The usual way to reference a variable is to write the symbol which names it. See Symbol Forms.
Occasionally, you may want to reference a variable which is only
determined at run time. In that case, you cannot specify the variable
name in the text of the program. You can use the
function to extract the value.
This function returns the value stored in symbol’s value cell.
This is where the variable’s current (dynamic) value is stored. If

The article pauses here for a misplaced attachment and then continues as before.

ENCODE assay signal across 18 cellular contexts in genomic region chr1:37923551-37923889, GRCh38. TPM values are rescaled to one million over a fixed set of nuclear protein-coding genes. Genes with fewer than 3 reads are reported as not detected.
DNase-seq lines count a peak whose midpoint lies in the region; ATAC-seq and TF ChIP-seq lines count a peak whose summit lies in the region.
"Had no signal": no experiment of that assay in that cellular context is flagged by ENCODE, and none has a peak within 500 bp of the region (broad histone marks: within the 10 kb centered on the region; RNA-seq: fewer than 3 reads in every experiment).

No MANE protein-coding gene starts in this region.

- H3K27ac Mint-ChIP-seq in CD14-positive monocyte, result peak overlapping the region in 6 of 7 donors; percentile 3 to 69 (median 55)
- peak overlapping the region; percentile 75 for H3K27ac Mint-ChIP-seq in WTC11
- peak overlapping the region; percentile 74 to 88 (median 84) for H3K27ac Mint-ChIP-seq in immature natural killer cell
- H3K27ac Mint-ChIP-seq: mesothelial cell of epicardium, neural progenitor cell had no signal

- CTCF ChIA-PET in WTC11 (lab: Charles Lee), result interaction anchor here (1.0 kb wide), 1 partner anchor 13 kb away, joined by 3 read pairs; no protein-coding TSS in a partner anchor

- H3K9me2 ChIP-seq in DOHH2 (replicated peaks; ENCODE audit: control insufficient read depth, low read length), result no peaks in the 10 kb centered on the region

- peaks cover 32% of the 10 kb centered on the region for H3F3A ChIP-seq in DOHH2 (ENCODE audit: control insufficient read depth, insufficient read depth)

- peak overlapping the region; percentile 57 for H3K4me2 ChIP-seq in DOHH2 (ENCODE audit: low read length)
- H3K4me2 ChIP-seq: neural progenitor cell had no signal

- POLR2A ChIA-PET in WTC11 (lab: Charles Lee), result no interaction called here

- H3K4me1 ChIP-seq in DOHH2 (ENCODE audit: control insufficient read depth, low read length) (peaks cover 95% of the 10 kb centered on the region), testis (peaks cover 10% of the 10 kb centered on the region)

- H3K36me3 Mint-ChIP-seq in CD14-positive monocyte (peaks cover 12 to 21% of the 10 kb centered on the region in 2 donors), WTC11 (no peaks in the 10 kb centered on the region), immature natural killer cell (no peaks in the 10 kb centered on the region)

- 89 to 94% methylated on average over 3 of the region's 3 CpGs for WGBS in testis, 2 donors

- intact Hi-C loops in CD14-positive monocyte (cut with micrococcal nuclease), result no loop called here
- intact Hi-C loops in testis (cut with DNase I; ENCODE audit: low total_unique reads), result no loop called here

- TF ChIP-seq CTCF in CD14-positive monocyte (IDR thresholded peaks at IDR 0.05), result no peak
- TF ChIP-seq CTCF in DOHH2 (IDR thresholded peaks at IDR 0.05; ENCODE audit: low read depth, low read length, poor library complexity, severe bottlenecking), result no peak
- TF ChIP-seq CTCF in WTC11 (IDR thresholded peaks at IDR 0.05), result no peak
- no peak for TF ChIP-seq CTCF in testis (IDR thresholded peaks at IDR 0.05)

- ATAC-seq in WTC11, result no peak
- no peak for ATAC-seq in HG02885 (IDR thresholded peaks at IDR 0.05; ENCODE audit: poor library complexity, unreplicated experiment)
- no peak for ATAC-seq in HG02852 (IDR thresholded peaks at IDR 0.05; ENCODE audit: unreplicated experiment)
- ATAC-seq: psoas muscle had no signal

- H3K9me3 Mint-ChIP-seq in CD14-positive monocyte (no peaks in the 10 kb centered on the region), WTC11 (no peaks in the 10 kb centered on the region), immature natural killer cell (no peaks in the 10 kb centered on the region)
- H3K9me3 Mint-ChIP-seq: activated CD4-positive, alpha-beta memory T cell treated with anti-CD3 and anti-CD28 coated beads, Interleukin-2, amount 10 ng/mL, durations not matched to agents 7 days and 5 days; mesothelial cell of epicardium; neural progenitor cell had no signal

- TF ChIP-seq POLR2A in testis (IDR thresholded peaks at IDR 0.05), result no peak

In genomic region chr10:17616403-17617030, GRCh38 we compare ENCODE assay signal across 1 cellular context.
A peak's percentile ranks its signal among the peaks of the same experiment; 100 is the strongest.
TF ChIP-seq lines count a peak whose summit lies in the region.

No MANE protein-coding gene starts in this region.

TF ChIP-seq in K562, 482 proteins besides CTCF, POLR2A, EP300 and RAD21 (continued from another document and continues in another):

the variable has no local binding, this is simply its global value.
If the variable is void, a
void-variable error is signaled.
If the variable is lexically bound, the value reported by
symbol-value is not necessarily the same as the variable’s
lexical value, which is determined by the lexical environment rather
than the symbol’s value cell. See Variable Scoping.
(setq abracadabra 5) ⇒ 5
(setq foo 9) ⇒ 9
;; Here the symbol
abracadabra;; is the symbol whose value is examined. (let ((abracadabra 'foo)) (symbol-value 'abracadabra)) ⇒ foo
;; Here, the value of
abracadabra, ;; which is
foo, ;; is the symbol whose value is examined. (let ((abracadabra 'foo)) (symbol-value abracadabra)) ⇒ 9
(symbol-value 'abracadabra) ⇒ 5